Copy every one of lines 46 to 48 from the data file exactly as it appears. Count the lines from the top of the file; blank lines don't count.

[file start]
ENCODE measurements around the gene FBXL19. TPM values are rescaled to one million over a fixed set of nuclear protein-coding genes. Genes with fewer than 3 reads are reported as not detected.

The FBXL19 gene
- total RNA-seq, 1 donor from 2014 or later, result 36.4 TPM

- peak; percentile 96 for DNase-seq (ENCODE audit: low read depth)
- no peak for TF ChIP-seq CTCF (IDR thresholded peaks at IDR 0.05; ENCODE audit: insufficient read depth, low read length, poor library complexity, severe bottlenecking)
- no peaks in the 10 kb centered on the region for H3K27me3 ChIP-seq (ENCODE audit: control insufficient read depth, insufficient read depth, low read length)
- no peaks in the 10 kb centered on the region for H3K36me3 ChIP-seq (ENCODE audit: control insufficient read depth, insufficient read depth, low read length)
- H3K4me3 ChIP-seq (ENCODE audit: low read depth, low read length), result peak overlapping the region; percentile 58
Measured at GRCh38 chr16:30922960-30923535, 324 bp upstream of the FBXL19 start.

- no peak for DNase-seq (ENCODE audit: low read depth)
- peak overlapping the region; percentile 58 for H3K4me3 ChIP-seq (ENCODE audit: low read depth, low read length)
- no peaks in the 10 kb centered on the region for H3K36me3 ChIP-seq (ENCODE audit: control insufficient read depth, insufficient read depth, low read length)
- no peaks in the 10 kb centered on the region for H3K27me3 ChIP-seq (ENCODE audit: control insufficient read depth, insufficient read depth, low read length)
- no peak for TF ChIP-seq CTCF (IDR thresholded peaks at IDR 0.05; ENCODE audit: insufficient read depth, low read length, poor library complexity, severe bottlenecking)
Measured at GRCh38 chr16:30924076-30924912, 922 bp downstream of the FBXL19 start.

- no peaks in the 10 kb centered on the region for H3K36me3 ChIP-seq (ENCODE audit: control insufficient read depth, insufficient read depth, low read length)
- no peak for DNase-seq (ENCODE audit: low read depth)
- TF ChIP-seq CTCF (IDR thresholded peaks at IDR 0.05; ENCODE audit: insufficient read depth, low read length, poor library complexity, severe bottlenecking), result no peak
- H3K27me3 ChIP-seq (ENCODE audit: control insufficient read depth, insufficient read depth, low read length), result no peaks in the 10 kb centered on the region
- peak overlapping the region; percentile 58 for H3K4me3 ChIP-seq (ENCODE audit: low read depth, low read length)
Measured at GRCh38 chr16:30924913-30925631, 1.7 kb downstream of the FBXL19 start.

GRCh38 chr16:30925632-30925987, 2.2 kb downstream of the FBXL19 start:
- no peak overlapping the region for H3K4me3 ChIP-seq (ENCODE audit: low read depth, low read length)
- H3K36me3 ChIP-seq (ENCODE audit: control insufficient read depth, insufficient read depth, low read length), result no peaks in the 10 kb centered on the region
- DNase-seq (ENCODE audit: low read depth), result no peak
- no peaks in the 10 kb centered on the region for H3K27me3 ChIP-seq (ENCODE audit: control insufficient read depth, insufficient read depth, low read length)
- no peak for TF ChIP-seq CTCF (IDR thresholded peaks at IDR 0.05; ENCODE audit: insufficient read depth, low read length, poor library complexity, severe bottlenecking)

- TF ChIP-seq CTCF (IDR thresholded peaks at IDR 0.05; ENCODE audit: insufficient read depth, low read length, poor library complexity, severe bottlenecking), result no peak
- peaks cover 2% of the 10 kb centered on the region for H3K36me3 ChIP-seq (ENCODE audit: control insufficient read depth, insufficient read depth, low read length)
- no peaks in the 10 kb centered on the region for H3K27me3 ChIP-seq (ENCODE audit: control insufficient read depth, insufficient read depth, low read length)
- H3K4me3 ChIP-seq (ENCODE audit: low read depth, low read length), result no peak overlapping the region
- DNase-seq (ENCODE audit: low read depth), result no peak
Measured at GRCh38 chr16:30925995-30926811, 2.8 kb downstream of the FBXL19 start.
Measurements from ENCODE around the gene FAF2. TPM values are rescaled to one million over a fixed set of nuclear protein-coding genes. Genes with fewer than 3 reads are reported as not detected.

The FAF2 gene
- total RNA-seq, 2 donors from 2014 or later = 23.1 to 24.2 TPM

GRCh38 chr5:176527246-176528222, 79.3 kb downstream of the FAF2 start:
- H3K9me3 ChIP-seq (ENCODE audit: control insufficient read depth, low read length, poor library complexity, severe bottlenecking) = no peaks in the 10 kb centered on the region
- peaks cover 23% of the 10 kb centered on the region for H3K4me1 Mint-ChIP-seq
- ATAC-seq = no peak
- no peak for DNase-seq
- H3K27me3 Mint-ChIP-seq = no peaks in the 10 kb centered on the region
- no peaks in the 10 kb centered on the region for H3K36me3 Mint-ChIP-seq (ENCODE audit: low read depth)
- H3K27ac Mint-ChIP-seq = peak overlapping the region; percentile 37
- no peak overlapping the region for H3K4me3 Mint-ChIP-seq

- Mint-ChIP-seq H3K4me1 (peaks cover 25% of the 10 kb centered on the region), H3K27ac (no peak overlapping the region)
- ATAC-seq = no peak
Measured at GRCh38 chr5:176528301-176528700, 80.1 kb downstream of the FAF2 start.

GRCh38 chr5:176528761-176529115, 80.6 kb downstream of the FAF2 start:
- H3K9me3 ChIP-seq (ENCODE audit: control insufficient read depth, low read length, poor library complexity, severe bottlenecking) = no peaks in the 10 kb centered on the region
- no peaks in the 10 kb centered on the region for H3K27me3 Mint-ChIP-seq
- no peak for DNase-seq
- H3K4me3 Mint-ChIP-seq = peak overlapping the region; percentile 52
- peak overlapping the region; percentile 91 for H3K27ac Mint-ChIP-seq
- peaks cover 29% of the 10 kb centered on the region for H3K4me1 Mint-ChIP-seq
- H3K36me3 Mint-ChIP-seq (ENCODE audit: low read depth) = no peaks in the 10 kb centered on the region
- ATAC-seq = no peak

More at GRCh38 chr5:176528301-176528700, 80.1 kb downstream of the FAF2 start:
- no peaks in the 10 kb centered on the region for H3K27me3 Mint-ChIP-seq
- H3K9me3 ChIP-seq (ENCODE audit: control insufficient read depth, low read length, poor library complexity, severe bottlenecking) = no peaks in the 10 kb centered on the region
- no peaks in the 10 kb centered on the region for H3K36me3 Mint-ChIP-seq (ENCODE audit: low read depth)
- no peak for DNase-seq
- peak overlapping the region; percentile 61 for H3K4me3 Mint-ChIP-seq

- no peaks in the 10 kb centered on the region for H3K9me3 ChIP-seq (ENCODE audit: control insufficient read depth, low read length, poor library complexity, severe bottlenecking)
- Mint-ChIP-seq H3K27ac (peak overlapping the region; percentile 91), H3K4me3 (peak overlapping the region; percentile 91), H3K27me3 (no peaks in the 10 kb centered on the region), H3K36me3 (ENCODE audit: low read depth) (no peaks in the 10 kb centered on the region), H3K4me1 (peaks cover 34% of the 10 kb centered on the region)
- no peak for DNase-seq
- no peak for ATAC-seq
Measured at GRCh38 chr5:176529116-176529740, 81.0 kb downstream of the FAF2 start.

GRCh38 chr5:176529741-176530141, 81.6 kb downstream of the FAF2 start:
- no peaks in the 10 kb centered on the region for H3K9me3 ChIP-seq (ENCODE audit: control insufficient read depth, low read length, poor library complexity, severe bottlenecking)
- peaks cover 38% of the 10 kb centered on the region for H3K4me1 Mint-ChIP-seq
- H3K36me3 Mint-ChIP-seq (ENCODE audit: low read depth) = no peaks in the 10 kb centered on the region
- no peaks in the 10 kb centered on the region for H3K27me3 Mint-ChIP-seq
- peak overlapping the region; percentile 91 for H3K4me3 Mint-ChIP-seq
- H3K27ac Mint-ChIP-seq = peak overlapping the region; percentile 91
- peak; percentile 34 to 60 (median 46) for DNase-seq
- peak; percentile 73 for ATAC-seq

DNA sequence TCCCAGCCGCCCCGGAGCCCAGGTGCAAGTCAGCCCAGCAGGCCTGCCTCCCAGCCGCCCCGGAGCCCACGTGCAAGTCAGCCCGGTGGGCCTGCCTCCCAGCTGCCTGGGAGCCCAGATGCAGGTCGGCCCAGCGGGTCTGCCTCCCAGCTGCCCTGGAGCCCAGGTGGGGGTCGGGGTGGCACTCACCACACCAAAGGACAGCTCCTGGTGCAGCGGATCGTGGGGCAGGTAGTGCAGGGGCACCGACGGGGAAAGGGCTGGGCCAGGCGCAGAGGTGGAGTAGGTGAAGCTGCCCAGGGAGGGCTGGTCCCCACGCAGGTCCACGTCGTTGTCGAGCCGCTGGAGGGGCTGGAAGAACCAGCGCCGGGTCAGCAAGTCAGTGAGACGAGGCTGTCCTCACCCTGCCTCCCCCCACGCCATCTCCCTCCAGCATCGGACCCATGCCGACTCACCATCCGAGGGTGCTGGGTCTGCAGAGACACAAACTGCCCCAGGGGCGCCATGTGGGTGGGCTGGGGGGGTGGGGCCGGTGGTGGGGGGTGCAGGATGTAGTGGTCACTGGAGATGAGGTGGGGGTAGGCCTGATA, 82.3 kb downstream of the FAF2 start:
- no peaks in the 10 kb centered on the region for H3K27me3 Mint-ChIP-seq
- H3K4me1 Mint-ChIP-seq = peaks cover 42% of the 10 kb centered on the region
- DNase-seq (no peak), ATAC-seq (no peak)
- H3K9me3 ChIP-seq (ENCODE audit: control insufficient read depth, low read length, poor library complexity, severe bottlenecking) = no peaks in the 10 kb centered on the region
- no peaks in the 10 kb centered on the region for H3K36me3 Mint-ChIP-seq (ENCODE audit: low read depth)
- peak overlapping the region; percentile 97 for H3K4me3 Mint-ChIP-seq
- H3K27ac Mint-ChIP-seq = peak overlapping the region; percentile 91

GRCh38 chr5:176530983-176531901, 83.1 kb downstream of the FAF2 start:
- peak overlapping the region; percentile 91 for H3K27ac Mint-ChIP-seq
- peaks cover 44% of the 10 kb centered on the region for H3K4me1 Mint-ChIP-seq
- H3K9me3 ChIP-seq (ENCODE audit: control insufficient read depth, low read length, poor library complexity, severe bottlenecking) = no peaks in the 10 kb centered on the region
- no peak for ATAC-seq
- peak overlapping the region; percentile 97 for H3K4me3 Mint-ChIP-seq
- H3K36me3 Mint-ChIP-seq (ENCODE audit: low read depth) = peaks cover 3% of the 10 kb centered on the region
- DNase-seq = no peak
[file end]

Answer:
- Mint-ChIP-seq H3K4me1 (peaks cover 25% of the 10 kb centered on the region), H3K27ac (no peak overlapping the region)
- ATAC-seq = no peak
Measured at GRCh38 chr5:176528301-176528700, 80.1 kb downstream of the FAF2 start.